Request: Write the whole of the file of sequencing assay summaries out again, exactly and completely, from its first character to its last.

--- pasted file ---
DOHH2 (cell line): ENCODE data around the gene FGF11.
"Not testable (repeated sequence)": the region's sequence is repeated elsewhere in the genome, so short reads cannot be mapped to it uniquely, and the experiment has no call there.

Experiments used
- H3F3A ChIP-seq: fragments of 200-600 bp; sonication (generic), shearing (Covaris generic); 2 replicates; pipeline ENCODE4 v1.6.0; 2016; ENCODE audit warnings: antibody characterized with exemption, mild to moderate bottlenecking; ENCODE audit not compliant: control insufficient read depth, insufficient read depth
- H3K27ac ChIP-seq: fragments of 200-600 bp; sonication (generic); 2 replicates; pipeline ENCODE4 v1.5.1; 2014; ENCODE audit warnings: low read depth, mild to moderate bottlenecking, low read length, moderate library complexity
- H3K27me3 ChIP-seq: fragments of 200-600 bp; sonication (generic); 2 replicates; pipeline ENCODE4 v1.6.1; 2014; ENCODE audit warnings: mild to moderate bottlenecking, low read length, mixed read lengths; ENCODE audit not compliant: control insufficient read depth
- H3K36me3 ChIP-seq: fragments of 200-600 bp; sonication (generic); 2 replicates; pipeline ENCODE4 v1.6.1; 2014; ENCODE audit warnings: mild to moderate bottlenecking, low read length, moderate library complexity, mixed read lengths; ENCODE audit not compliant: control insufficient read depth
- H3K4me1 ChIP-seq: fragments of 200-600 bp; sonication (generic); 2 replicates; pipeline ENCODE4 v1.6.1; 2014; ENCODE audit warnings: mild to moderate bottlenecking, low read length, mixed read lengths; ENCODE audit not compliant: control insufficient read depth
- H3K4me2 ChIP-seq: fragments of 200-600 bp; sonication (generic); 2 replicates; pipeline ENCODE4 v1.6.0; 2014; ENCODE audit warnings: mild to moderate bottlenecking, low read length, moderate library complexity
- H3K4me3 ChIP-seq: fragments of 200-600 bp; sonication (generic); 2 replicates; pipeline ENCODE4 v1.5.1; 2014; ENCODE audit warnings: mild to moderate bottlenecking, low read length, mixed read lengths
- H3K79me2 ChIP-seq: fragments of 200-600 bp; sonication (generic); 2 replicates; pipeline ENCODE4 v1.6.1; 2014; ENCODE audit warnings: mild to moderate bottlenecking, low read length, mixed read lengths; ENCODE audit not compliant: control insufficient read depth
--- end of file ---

DOHH2 (cell line): ENCODE data around the gene FGF11.
"Not testable (repeated sequence)": the region's sequence is repeated elsewhere in the genome, so short reads cannot be mapped to it uniquely, and the experiment has no call there.

Experiments used
- H3F3A ChIP-seq: fragments of 200-600 bp; sonication (generic), shearing (Covaris generic); 2 replicates; pipeline ENCODE4 v1.6.0; 2016; ENCODE audit warnings: antibody characterized with exemption, mild to moderate bottlenecking; ENCODE audit not compliant: control insufficient read depth, insufficient read depth
- H3K27ac ChIP-seq: fragments of 200-600 bp; sonication (generic); 2 replicates; pipeline ENCODE4 v1.5.1; 2014; ENCODE audit warnings: low read depth, mild to moderate bottlenecking, low read length, moderate library complexity
- H3K27me3 ChIP-seq: fragments of 200-600 bp; sonication (generic); 2 replicates; pipeline ENCODE4 v1.6.1; 2014; ENCODE audit warnings: mild to moderate bottlenecking, low read length, mixed read lengths; ENCODE audit not compliant: control insufficient read depth
- H3K36me3 ChIP-seq: fragments of 200-600 bp; sonication (generic); 2 replicates; pipeline ENCODE4 v1.6.1; 2014; ENCODE audit warnings: mild to moderate bottlenecking, low read length, moderate library complexity, mixed read lengths; ENCODE audit not compliant: control insufficient read depth
- H3K4me1 ChIP-seq: fragments of 200-600 bp; sonication (generic); 2 replicates; pipeline ENCODE4 v1.6.1; 2014; ENCODE audit warnings: mild to moderate bottlenecking, low read length, mixed read lengths; ENCODE audit not compliant: control insufficient read depth
- H3K4me2 ChIP-seq: fragments of 200-600 bp; sonication (generic); 2 replicates; pipeline ENCODE4 v1.6.0; 2014; ENCODE audit warnings: mild to moderate bottlenecking, low read length, moderate library complexity
- H3K4me3 ChIP-seq: fragments of 200-600 bp; sonication (generic); 2 replicates; pipeline ENCODE4 v1.5.1; 2014; ENCODE audit warnings: mild to moderate bottlenecking, low read length, mixed read lengths
- H3K79me2 ChIP-seq: fragments of 200-600 bp; sonication (generic); 2 replicates; pipeline ENCODE4 v1.6.1; 2014; ENCODE audit warnings: mild to moderate bottlenecking, low read length, mixed read lengths; ENCODE audit not compliant: control insufficient read depth